Take the 2-minute tour ×
Stack Overflow is a question and answer site for professional and enthusiast programmers. It's 100% free, no registration required.

Is it theoretically possible to decide, with O(1) space and time complexity, whether a known, positive integer K is a solution of the equation

K = \sum_{i=1}^\infty \mu_i (ai + b) = \mu_1 (a + b) + \mu_2 (2a + b) + \ldots

where a and b are fixed, positive integers (neither a multiple of the other), and the μi s are unknown nonnegative integers, all but a finite number of which (but not all) are zero? If it is not possible in O(1) space and time, what are the space and time requirements for the best known algorithm?

The only approach to this problem I have found is to enumerate a subset of all possible K‌s ahead of time, but of course this requires me to pick upper cut-offs M and N such that i ≤ N and ∀ μi ≤ M. Worse, its space requirement is O(MN), which is likely to be so huge that no lookup algorithm achieves O(1) retrieval performance on real hardware. I have a bad feeling that this is actually the Knapsack Problem in disguise, but I'm not certain enough of that to give up yet.

I am trying to get all the way to O(1) in both space and time because I need to know if this can be done in real time, in an embedded environment with barely any headroom in either CPU or RAM.

I do not need to know the satisfying set of μi values.

EDIT: This Python function computes a set object S such that K in S is true if and only if K is one of the solutions to the above equation, given a, b, and cutoffs M and N as described above.

def compute_set(a, b, M, N):
    ss = [a*i + b for i in xrange(1,N+1)]
    aa = itertools.product(xrange(0,M+1), repeat=N)
    rv = set(map(lambda a: sum(a[i]*ss[i] for i in xrange(N)), aa))
    return rv
share|improve this question

1 Answer 1

up vote 2 down vote accepted

Solve in two stages.

In stage 1, compute a description of the set {(x, y): x, y in Z and ax + by = K} using standard techniques for handling Diophantine equations. Let g = gcd(a, b); unless g divides K, there are no solutions. Compute g via the extended Euclidean algorithm to solve ax' + by' = g as well as compute g; the first solution is (x', y') * K/g. The other solutions are related additively by integer multiples of (-b/g, a/g).

In stage 2, compute a description of the (x, y) solutions that can be achieved via different choices of µi. Since K ≥ 0 we know that y ≥ 1 is a necessary condition. If n is a variable, then x ≥ 0 and y ≥ 1 is a necessary and sufficient condition (set µ0 = y - 1 and µx = 1 and all other µs to 0).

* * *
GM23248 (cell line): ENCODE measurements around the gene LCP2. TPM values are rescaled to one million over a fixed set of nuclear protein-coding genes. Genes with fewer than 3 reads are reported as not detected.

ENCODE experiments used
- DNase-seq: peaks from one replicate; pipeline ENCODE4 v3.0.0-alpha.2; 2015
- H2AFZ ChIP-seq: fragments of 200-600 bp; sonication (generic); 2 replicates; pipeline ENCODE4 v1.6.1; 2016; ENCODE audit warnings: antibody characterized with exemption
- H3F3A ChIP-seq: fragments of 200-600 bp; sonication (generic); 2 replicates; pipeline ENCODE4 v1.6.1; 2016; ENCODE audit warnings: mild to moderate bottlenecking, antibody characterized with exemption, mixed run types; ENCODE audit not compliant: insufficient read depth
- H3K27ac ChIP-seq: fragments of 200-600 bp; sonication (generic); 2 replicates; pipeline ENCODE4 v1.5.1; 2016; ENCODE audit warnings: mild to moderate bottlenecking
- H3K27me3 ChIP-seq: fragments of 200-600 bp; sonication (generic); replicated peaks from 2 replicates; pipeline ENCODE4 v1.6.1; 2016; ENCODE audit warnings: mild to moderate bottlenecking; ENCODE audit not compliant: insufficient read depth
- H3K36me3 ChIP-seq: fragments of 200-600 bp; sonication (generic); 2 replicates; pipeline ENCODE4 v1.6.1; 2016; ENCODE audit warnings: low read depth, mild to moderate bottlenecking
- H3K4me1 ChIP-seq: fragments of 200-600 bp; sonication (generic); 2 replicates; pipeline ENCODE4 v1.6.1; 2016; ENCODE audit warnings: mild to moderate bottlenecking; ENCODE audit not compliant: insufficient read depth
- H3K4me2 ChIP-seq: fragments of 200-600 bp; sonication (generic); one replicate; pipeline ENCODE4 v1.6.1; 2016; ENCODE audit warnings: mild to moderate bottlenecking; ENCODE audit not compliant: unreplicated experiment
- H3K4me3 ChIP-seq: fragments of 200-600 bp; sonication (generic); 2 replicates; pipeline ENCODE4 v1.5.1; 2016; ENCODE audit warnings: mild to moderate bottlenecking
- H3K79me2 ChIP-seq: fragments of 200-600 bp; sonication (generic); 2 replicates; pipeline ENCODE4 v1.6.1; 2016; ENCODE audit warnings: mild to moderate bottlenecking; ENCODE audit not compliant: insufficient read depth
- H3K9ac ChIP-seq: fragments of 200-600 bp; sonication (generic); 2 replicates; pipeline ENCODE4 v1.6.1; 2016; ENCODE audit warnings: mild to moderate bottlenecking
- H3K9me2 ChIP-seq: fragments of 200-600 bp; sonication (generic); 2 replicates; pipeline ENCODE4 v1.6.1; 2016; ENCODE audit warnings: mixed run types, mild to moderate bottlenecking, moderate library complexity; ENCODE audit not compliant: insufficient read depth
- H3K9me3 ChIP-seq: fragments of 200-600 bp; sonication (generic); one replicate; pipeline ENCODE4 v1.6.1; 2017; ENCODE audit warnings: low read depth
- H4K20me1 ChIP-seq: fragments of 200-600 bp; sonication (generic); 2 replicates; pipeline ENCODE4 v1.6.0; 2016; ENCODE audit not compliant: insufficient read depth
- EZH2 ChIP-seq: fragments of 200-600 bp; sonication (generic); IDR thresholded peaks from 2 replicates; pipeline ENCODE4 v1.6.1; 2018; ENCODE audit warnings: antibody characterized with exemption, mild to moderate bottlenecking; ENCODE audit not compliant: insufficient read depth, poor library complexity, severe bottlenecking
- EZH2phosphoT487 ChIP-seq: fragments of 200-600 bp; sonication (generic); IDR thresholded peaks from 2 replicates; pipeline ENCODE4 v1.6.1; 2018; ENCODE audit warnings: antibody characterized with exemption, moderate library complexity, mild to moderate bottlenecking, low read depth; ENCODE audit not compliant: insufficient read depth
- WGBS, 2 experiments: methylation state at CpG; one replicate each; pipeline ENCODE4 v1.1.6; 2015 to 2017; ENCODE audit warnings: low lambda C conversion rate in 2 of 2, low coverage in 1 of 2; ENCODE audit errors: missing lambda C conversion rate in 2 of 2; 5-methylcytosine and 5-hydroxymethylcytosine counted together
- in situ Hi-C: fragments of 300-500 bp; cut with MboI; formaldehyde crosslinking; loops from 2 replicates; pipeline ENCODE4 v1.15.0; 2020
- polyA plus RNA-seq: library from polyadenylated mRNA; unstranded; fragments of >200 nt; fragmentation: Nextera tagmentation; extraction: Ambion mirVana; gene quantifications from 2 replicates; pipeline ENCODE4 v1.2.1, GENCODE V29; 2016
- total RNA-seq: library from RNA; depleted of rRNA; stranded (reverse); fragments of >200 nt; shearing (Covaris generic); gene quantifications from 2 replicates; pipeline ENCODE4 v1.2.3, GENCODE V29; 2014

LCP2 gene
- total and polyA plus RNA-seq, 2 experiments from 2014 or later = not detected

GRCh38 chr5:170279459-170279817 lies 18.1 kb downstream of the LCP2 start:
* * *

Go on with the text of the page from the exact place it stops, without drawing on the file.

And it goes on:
If n is a parameter, then things are a little stickier. Using the results of stage 1, find the solution (x, y) with x ≥ 0 and y maximum (if no such solution, then K is not feasible). For this solution, check whether x/y ≤ n.

def egcd(A, B):
    """Returns a triple (gcd(A, B), s, t) such that s * A + t * B == gcd(A, B)."""
    a, b, s, t, u, v = A, B, 1, 0, 0, 1
    while True:
        assert s * A + t * B == a
        assert u * A + v * B == b
        if not b:
        q, r = divmod(a, b)
        a, b, s, t, u, v = b, r, u, v, s - q * u, t - q * v
    return a, s, t

def solvable(K, a, b):
    g, s, t = egcd(a, b)
    q, r = divmod(K, g)
    if r:
        return False
    x, y = s * q, t * q
    assert a * x + b * y == K
    d = a // g
    q, r = divmod(y, d)
    if r <= 0:
        q -= 1
        r += d
    assert 0 < r <= d
    x, y = x + q * (b // g), r
    assert a * x + b * y == K
    return x >= y
share|improve this answer
This is helpful, but I'm not sure what you mean by the distinction between "n is a variable" and "n is a parameter". It makes me think that I didn't explain myself clearly enough - if I say that I could have replaced n with infinity in the summation and noted an expectation that almost all the &mu;<sub>i</sub> are zero, does that help? –  zwol Dec 8 '11 at 3:10
@Zack A little bit. It's actually not too hard to compute the minimum value of n for which µ_n has to be nonzero. –  Per Dec 8 '11 at 3:16
@Zack Code added. Note that integer division in Python (//) always rounds down rather than rounding to zero. –  Per Dec 8 '11 at 3:48
@Zack That's the point; all of those were feasible. Anyway, I updated the code slightly for your new equation and tested it against your brute force solution. –  Per Dec 8 '11 at 21:55
@Zack Suppose there exist x ≥ y > 0 such that a * x + b * y = K. If x > y, let µ_1 = y - 1 and µ_{x - (y - 1)} = 1. If x = y, let µ_1 = y. Conversely, given µ_i such that ∑(µ_i * (a * i + b)), derive x = ∑(µ_i * i) and y = ∑µ_i. Since i ≥ 1 and K > 0, x ≥ y > 0. I'm minimizing y subject to the constraints a * x + b * y = K and y > 0 and x and y are integers. Every solution with greater y has lesser x, so it's this one or nothing. –  Per Dec 8 '11 at 22:59

Your Answer


By posting your answer, you agree to the privacy policy and terms of service.

Not the answer you're looking for? Browse other questions tagged or ask your own question.